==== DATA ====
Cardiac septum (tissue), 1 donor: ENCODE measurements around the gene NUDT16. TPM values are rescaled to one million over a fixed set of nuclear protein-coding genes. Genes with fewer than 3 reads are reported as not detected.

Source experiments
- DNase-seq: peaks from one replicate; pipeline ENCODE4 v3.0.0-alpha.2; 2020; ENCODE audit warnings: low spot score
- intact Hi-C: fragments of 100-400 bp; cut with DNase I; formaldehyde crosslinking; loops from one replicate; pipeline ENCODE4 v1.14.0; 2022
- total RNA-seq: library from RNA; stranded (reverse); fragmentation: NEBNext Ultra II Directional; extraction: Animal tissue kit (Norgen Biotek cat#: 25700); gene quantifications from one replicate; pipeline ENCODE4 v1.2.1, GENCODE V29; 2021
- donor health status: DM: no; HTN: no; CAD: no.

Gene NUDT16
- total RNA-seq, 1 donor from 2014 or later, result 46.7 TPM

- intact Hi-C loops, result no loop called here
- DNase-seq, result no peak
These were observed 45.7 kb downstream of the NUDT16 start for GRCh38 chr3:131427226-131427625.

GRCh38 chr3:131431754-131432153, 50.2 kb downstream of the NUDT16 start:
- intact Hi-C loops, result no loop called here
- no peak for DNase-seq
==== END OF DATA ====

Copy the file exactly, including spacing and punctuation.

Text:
Cardiac septum (tissue), 1 donor: ENCODE measurements around the gene NUDT16. TPM values are rescaled to one million over a fixed set of nuclear protein-coding genes. Genes with fewer than 3 reads are reported as not detected.

Source experiments
- DNase-seq: peaks from one replicate; pipeline ENCODE4 v3.0.0-alpha.2; 2020; ENCODE audit warnings: low spot score
- intact Hi-C: fragments of 100-400 bp; cut with DNase I; formaldehyde crosslinking; loops from one replicate; pipeline ENCODE4 v1.14.0; 2022
- total RNA-seq: library from RNA; stranded (reverse); fragmentation: NEBNext Ultra II Directional; extraction: Animal tissue kit (Norgen Biotek cat#: 25700); gene quantifications from one replicate; pipeline ENCODE4 v1.2.1, GENCODE V29; 2021
- donor health status: DM: no; HTN: no; CAD: no.

Gene NUDT16
- total RNA-seq, 1 donor from 2014 or later, result 46.7 TPM

- intact Hi-C loops, result no loop called here
- DNase-seq, result no peak
These were observed 45.7 kb downstream of the NUDT16 start for GRCh38 chr3:131427226-131427625.

GRCh38 chr3:131431754-131432153, 50.2 kb downstream of the NUDT16 start:
- intact Hi-C loops, result no loop called here
- no peak for DNase-seq